God knew that David possessed outstanding leadership qualities long before the young shepherd boy from Bethlehem became Israel’s king. David was the youngest of eight brothers whom the prophet Samuel “interviewed” for the job. He was the only one of the brothers about whom God said, “Anoint him, for he is the one” (1 Sam. 16:12b).
David soon demonstrated the qualities God saw in him. By singlehandedly facing down the giant Philistine warrior Goliath, David displayed amazing personal courage and commitment to a cause greater than himself (1 Sam. 17). By refusing to harm King Saul when given the chance—even though Saul made multiple attempts to get rid of his anointed successor—David showed remarkable loyalty and patience, trusting in God’s timing and providential help (1 Sam. 24). By unifying all of the Israelite tribes after King Saul’s death and making Jerusalem the political and religious center of Israel, David exhibited political acumen at its best (2 Sam. 5–6).
Later in his career as king, however, David proved that even the best leaders can falter badly if they fail to remain humble, disciplined, and committed to the cause greater than themselves. David’s ghastly sins involving Bathsheba and Uriah (2 Sam. 11–12) not only exposed the king’s precipitous slide into self-centeredness but also became the seedbed for subsequent lapses of judgment in his leadership of God’s people.
In the wake of a failed coup against David by his son, Absalom, the king was in danger of making at least three more leadership mistakes. Joab, David’s military commander, warned the king that if he did not avoid these mistakes, his kingdom would collapse.
First, David showed signs of putting his personal feelings ahead of what was best for the nation. Absalom had been killed in the process of putting down the attempted coup. David grieved loudly and continuously over Absalom’s death and refused to take time to honor his returning soldiers who had put their lives on the line to save the king and his kingdom (2 Sam. 19:1-4). Admittedly, David’s situation was a lose-lose proposition. He was either going to lose a son or lose the kingdom God had given him. God providentially restored the kingdom to David, but David—to Joab at least—was in danger of turning a great victory for God’s people into a time of personal mourning.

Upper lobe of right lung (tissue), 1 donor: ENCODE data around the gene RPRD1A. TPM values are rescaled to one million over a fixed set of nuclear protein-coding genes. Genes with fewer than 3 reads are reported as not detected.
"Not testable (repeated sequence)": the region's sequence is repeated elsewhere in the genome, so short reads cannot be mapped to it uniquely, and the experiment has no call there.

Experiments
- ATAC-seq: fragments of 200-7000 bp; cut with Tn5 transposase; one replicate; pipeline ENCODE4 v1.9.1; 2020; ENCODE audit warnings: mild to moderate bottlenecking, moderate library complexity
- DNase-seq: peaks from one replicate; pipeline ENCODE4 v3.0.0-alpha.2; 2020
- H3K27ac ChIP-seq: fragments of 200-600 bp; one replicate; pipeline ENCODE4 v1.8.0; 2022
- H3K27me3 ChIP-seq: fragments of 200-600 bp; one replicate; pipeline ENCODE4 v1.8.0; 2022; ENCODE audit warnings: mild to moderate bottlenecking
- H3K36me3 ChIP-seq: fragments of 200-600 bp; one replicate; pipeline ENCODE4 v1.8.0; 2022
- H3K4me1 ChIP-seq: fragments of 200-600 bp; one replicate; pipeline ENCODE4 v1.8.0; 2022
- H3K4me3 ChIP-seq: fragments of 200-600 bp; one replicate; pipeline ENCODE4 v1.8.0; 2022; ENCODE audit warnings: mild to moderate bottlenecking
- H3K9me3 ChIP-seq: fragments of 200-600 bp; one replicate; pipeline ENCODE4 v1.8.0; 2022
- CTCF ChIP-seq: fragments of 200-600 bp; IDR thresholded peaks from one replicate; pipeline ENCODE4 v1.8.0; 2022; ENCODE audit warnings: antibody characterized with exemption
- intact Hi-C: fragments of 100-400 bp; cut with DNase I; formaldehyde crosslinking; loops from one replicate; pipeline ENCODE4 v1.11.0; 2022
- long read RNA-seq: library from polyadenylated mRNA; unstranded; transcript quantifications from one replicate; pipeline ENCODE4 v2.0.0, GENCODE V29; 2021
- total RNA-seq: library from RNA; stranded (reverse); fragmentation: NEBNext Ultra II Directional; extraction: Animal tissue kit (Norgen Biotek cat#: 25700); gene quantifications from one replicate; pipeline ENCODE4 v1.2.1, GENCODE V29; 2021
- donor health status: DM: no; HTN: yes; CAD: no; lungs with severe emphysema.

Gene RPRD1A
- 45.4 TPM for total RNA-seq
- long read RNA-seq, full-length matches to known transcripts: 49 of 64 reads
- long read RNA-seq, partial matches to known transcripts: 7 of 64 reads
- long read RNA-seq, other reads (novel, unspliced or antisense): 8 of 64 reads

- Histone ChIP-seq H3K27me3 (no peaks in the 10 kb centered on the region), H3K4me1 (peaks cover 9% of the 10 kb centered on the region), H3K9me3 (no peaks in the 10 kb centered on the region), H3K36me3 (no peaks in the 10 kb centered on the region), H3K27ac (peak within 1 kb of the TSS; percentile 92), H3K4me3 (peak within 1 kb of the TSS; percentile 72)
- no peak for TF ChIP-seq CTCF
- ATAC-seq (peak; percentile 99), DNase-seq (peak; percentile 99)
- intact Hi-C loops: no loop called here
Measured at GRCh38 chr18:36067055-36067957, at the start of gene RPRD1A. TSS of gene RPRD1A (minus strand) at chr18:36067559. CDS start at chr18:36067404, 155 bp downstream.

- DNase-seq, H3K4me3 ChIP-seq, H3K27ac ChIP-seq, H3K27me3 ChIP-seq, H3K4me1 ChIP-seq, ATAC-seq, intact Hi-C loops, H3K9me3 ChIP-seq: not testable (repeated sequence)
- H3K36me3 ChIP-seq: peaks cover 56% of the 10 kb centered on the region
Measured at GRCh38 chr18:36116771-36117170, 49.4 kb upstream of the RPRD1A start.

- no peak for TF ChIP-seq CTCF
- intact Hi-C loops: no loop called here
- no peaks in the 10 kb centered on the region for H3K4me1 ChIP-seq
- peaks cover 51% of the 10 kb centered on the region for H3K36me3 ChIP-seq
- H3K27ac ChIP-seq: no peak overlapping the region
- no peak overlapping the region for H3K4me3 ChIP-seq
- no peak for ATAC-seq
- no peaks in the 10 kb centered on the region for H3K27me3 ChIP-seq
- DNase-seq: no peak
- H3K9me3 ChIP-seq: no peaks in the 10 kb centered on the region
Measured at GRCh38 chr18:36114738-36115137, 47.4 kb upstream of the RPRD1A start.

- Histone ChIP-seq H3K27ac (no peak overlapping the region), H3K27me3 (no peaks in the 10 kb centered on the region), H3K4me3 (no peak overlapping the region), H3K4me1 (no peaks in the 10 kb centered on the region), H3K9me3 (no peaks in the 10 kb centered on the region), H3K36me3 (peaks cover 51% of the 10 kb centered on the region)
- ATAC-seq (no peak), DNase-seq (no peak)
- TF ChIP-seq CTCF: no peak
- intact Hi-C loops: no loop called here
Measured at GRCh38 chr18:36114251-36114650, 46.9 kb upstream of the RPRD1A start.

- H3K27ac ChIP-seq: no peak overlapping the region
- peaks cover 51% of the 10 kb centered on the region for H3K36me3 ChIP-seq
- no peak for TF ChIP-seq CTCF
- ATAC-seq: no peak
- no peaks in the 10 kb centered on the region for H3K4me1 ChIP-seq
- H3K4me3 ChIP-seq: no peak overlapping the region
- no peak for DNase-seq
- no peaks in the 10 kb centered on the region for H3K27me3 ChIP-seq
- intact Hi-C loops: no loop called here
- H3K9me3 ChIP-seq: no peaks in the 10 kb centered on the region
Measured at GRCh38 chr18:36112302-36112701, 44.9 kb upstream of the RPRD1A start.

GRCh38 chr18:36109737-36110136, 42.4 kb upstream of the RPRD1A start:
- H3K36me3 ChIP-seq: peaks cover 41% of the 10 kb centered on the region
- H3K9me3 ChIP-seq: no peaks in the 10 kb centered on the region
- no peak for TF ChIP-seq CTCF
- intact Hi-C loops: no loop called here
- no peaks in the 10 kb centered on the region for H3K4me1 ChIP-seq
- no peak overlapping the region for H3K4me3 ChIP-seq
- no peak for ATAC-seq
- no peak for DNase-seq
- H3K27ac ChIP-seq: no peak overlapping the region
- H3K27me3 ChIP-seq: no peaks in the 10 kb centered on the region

Second, as king, David was the encourager-in-chief. Effective leaders not only show courage but also inspire others by encouraging them. Joab warned David that if he did not immediately go out and encourage his soldiers, by morning the king would have no army! It would be a serious mistake in leadership for David to fail to encourage those who followed and served him.
Third, David could not afford to ignore the signs of growing disunity among the various tribes of Israel. Absalom had been able to win the support of some Israelites because the king had not been careful to give all the people access to justice (2 Sam. 15:1-6). With Absalom gone and the coup attempt defeated, David needed to repair trust with some Israelites so that the kingdom would again be united (19:8-15).
Effective, enduring leadership puts others’ needs first. It constantly seeks to encourage others. It continuously works to unite people around a cause greater than themselves, inspiring them to great service to God and His purposes.
David Briscoe is a content editor at Lifeway for Explore the Bible resources.